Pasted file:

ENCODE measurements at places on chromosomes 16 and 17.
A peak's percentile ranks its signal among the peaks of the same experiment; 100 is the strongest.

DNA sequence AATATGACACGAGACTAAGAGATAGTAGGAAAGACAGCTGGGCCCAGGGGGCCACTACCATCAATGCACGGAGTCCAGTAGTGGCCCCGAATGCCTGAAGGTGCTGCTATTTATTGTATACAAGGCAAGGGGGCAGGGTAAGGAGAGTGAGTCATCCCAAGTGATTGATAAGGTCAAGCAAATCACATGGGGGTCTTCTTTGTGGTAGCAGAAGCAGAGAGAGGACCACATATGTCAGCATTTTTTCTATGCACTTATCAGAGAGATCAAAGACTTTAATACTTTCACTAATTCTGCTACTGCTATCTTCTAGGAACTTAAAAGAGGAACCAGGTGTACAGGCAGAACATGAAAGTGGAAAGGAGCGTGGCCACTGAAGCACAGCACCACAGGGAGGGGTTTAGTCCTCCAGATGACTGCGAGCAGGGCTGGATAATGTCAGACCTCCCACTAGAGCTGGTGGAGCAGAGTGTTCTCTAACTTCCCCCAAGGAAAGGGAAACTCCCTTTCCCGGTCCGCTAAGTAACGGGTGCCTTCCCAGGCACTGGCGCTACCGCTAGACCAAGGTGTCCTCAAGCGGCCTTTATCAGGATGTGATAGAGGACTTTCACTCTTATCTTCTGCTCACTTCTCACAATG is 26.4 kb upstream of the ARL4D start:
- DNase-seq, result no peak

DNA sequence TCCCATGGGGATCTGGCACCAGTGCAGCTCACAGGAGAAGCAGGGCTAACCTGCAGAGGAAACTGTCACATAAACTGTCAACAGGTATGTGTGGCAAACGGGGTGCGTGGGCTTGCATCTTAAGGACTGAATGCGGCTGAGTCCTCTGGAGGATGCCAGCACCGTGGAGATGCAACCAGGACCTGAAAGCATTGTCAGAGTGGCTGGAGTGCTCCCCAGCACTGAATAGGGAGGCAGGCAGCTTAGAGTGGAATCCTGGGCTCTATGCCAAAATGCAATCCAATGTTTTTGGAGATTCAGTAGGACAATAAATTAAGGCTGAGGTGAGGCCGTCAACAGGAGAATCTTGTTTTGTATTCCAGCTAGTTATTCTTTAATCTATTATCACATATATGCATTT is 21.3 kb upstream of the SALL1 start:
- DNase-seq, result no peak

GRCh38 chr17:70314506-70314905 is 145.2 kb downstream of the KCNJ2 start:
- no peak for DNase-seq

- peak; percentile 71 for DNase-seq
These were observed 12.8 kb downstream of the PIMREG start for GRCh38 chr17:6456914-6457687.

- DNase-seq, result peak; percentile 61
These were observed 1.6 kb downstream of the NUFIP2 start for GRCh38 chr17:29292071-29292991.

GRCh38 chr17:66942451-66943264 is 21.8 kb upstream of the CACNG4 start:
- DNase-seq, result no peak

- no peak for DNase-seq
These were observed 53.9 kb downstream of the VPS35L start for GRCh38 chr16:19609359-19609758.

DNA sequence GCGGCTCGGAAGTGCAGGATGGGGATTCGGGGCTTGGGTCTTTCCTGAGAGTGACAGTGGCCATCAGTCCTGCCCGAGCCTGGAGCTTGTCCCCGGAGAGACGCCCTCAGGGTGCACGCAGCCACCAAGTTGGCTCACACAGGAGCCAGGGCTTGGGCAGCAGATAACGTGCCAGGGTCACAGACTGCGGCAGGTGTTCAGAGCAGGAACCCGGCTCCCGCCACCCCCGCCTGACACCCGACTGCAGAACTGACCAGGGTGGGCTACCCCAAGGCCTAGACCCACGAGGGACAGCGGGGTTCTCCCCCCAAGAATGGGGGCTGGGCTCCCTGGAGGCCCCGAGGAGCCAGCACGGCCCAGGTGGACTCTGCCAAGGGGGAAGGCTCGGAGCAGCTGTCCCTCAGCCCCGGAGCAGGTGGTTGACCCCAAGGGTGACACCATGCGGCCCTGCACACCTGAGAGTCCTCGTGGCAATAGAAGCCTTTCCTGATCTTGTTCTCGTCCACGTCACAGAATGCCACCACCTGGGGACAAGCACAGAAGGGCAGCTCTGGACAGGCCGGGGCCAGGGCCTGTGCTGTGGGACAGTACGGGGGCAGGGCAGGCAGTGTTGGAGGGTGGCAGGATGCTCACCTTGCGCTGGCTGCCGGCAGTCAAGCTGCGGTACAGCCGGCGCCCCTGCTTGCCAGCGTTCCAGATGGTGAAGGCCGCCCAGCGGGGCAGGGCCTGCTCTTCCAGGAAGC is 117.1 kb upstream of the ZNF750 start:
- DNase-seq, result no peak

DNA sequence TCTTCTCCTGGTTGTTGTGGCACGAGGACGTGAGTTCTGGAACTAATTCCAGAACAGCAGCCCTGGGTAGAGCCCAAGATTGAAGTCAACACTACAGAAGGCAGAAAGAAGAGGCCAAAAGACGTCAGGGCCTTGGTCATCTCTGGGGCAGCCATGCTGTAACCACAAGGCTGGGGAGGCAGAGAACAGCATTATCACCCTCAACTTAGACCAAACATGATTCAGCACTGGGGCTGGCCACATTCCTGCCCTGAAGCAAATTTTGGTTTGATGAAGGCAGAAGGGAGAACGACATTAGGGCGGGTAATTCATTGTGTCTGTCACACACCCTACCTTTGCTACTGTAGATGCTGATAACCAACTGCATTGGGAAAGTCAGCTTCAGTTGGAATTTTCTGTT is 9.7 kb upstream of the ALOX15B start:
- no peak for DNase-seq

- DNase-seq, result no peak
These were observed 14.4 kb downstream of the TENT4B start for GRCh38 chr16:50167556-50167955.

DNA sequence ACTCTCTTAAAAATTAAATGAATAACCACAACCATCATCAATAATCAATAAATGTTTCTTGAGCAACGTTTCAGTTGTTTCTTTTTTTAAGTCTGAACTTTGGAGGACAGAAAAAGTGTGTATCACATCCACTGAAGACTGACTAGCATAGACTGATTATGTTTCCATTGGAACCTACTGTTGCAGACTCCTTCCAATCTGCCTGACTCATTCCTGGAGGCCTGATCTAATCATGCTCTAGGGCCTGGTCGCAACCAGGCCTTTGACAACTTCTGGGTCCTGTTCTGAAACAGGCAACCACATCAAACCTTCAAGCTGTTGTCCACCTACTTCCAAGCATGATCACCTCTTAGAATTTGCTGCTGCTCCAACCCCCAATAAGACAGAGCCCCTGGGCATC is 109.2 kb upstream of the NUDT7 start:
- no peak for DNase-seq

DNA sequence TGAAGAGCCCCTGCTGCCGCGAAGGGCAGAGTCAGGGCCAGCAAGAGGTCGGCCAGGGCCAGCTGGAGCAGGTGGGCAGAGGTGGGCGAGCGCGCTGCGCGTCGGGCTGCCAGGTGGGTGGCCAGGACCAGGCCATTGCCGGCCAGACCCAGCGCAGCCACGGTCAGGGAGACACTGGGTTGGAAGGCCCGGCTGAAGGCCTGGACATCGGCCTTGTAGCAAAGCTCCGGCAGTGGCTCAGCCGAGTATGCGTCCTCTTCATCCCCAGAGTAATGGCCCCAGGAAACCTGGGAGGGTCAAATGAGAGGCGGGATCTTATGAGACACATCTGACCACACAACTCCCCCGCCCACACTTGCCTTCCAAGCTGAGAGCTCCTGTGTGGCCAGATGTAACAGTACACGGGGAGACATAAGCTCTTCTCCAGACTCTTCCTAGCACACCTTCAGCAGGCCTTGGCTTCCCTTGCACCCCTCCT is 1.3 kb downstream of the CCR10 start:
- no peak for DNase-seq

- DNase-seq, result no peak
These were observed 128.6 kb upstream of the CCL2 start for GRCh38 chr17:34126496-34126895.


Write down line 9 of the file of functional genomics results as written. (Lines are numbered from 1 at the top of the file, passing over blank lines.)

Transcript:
- peak; percentile 71 for DNase-seq